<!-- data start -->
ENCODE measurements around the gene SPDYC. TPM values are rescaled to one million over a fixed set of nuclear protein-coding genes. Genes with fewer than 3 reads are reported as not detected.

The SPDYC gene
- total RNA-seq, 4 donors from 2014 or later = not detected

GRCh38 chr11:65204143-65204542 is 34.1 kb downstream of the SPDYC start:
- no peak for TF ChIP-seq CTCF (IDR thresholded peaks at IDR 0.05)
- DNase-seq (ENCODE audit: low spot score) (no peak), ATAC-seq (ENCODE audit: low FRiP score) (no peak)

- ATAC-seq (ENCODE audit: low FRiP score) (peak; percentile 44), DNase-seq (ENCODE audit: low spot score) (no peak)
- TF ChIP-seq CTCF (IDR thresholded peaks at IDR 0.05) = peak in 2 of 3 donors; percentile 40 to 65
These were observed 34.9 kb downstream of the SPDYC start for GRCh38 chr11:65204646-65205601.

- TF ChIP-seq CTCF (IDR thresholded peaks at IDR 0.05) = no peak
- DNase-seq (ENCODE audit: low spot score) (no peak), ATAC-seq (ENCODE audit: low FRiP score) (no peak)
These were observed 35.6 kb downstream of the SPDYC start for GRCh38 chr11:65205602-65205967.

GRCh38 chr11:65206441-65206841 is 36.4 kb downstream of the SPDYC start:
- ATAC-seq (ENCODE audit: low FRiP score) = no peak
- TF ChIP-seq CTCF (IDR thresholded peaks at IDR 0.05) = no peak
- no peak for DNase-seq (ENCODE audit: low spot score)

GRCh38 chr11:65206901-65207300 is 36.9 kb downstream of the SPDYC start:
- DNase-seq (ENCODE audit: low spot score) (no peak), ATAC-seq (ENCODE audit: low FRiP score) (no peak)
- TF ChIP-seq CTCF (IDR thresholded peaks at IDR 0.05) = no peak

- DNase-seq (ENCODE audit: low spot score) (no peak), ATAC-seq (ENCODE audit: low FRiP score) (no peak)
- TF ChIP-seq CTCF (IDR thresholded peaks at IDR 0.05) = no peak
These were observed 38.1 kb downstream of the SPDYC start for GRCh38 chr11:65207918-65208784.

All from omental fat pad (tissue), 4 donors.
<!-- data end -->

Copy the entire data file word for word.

ENCODE measurements around the gene SPDYC. TPM values are rescaled to one million over a fixed set of nuclear protein-coding genes. Genes with fewer than 3 reads are reported as not detected.

The SPDYC gene
- total RNA-seq, 4 donors from 2014 or later = not detected

GRCh38 chr11:65204143-65204542 is 34.1 kb downstream of the SPDYC start:
- no peak for TF ChIP-seq CTCF (IDR thresholded peaks at IDR 0.05)
- DNase-seq (ENCODE audit: low spot score) (no peak), ATAC-seq (ENCODE audit: low FRiP score) (no peak)

- ATAC-seq (ENCODE audit: low FRiP score) (peak; percentile 44), DNase-seq (ENCODE audit: low spot score) (no peak)
- TF ChIP-seq CTCF (IDR thresholded peaks at IDR 0.05) = peak in 2 of 3 donors; percentile 40 to 65
These were observed 34.9 kb downstream of the SPDYC start for GRCh38 chr11:65204646-65205601.

- TF ChIP-seq CTCF (IDR thresholded peaks at IDR 0.05) = no peak
- DNase-seq (ENCODE audit: low spot score) (no peak), ATAC-seq (ENCODE audit: low FRiP score) (no peak)
These were observed 35.6 kb downstream of the SPDYC start for GRCh38 chr11:65205602-65205967.

GRCh38 chr11:65206441-65206841 is 36.4 kb downstream of the SPDYC start:
- ATAC-seq (ENCODE audit: low FRiP score) = no peak
- TF ChIP-seq CTCF (IDR thresholded peaks at IDR 0.05) = no peak
- no peak for DNase-seq (ENCODE audit: low spot score)

GRCh38 chr11:65206901-65207300 is 36.9 kb downstream of the SPDYC start:
- DNase-seq (ENCODE audit: low spot score) (no peak), ATAC-seq (ENCODE audit: low FRiP score) (no peak)
- TF ChIP-seq CTCF (IDR thresholded peaks at IDR 0.05) = no peak

- DNase-seq (ENCODE audit: low spot score) (no peak), ATAC-seq (ENCODE audit: low FRiP score) (no peak)
- TF ChIP-seq CTCF (IDR thresholded peaks at IDR 0.05) = no peak
These were observed 38.1 kb downstream of the SPDYC start for GRCh38 chr11:65207918-65208784.

All from omental fat pad (tissue), 4 donors.